How can we ensure support and expertise on legacy systems?

Some of today’s advanced factories have technical equipment that was installed several decades ago, and the systems in the factory have been subject to radical changes. Technology has also been changing drastically. Where equipment used to be manually operated, mechanical devices are now automated devices with more computer power than the largest computers used to have.

The expertise needed to operate and service these devices is also changing radically, where the old devices and systems needed expertise within mechanical machining and electrical power, today’s system needs are within signalling and computer science. What this means for you as a plant owner is that with all these technology shifts, it is becoming increasingly difficult to find the expertise to service and maintain legacy systems.

Sometimes the effect of other kinds of decisions also put you in trouble with your old systems. For instance, one company offered employees in one of its division’s early retirements and the good news was that about 80% of the employees took advantage of the offer. The bad news was that early retirement meant that many of the employees who knew how to maintain the company’s legacy systems had just walked out the door, and they no longer had anyone that could service the system, meaning they no longer had the required expertise to maintain the system.

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Isn’t the OEM the expert on these systems?

The OEMs equipment providers are always working hard to be the leading in their technology – and use most of their resources on R&D to develop the newest and most cutting-edge technology. This turns the focus on to new products, new systems, and bringing them to the market. So, it’s natural that the OEMs need to educate their own employees on how to serve customers that need to install new systems. Also, your own organisation is supposed to be the expert on your plant, knowing the plant and the equipment within it.

Your employees know the system as it is now and even tomorrow, but do they know how to slowly upgrade the systems to move your plant in a direction of a more modern plant? Is your installation large enough to build up a team of experts to support each other and develop the plant? And maybe most importantly, is your team large enough to maintain the expertise even when your experts retire? If your answer is yes to all 3 questions, then you can probably say you are not dependent on the OEM.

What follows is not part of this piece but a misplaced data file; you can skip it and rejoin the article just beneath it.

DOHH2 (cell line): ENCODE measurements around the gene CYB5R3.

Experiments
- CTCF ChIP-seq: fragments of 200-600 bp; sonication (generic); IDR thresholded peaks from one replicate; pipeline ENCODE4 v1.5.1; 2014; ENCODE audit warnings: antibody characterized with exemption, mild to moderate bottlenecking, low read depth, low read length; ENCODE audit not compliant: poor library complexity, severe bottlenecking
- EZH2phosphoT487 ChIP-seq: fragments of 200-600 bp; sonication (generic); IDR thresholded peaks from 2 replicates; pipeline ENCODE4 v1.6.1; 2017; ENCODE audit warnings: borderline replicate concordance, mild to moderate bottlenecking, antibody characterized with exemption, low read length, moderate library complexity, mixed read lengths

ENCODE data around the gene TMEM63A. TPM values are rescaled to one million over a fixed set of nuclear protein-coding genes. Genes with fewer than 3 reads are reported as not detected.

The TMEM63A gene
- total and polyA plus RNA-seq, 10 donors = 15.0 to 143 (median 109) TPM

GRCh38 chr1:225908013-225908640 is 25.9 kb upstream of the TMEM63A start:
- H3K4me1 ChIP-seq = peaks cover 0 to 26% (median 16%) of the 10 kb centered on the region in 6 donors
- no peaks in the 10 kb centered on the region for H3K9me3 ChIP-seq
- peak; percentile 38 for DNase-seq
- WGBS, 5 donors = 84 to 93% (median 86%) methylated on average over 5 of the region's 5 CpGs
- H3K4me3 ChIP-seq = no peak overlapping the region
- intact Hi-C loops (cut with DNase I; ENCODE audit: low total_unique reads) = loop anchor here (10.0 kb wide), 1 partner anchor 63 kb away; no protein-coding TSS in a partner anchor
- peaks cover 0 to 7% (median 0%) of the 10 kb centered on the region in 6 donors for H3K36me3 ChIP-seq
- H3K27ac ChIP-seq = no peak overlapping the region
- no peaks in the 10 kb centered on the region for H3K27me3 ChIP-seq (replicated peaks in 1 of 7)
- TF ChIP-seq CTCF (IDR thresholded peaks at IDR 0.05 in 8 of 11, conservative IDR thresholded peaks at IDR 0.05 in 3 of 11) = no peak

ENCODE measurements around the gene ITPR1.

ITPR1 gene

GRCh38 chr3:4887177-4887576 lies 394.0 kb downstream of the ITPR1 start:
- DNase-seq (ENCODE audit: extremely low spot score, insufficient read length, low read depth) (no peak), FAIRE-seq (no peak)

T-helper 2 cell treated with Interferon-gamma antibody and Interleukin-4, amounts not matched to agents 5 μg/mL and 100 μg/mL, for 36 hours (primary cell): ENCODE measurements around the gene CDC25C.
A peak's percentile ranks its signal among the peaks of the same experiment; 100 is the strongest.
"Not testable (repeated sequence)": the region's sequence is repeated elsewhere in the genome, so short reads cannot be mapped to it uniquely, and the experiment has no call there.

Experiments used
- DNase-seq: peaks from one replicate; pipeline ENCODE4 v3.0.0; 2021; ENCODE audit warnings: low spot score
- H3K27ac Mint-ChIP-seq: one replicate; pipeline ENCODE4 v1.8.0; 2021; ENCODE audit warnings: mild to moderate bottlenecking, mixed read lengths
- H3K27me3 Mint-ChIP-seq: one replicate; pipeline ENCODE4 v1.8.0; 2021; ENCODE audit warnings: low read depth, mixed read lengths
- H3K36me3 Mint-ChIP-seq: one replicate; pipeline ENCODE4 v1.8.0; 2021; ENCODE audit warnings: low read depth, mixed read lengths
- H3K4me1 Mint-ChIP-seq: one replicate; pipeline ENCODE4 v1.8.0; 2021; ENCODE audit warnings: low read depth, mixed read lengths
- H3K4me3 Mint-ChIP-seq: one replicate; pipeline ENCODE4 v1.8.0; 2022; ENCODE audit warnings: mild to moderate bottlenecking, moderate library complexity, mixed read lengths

On the other hand, what is often the case is that your installation is a big mix-up of old and new technology, and you most likely have people that are experts on a few systems and technologies, which leads you to be vulnerable even when only one employee retires or leaves. You might also see that employees are not that interested in maintaining or building expertise in old equipment, but rather want to work with the newest technology available. Solving the challenge of serving and maintaining the old part of your factory isn’t necessarily that easy, but luckily there are options. Normally, the market exists of more than OEMs. Their partners are often reliable suppliers that are focused on harvesting their investment in employees and maintain their expertise, instead of following the newest technologies and repeatedly training their employees in new technology. System integrators are also an alternative to partners, as they can also have a lot of knowledge on different systems.

Can partners be an alternative?

Partners, often called Channel partners, have access to the OEM’s full product line and the tools to maintain and update the products. Especially when considering microprocessor-based products that often needs updating, for example firmware, software updates, and similar. Installations and awareness of these updates requires a high degree of expertise on the system, and channel partners of OEMs are continuously informed about any changes in the system and product status. Furthermore, the channel partners are usually small to medium sized companies that are more flexible than large OEMs and can therefore be easier to work with.

Lifetime extension strategies

When looking at how to support legacy systems, it is important to look into all possible support solutions. This includes direct support from the OEMs, channel partners or system integrators. We will highlight the challenges in assessing the lifespan of automation systems in a future-oriented perspective with associated strategies, decisions, and more at our conference in a couple of weeks.

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For strategies around lifetime extension: